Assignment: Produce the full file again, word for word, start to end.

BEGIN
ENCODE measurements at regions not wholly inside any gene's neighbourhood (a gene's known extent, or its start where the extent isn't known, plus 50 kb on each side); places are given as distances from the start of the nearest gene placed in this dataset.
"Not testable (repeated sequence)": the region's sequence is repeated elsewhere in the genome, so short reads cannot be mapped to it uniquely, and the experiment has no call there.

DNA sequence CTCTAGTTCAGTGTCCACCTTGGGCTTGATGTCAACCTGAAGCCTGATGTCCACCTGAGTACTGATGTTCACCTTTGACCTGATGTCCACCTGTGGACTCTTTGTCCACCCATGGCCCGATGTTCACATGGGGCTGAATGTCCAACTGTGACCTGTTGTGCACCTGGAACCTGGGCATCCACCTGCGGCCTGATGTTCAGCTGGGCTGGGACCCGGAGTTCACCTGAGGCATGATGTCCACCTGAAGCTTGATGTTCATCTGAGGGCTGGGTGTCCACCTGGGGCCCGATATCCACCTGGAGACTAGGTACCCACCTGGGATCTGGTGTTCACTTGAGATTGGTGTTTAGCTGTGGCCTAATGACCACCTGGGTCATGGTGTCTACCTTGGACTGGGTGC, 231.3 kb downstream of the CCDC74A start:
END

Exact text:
ENCODE measurements at regions not wholly inside any gene's neighbourhood (a gene's known extent, or its start where the extent isn't known, plus 50 kb on each side); places are given as distances from the start of the nearest gene placed in this dataset.
"Not testable (repeated sequence)": the region's sequence is repeated elsewhere in the genome, so short reads cannot be mapped to it uniquely, and the experiment has no call there.

DNA sequence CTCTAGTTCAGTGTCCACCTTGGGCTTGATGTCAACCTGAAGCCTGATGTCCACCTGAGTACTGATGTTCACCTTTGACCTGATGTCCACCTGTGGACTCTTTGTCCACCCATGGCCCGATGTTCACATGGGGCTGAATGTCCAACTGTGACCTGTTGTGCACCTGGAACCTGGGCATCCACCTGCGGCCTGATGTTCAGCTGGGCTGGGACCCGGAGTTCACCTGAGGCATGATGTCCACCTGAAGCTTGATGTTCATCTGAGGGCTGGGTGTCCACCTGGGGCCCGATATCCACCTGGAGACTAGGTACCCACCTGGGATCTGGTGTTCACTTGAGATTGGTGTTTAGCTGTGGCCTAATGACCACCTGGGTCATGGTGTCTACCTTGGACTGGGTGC, 231.3 kb downstream of the CCDC74A start: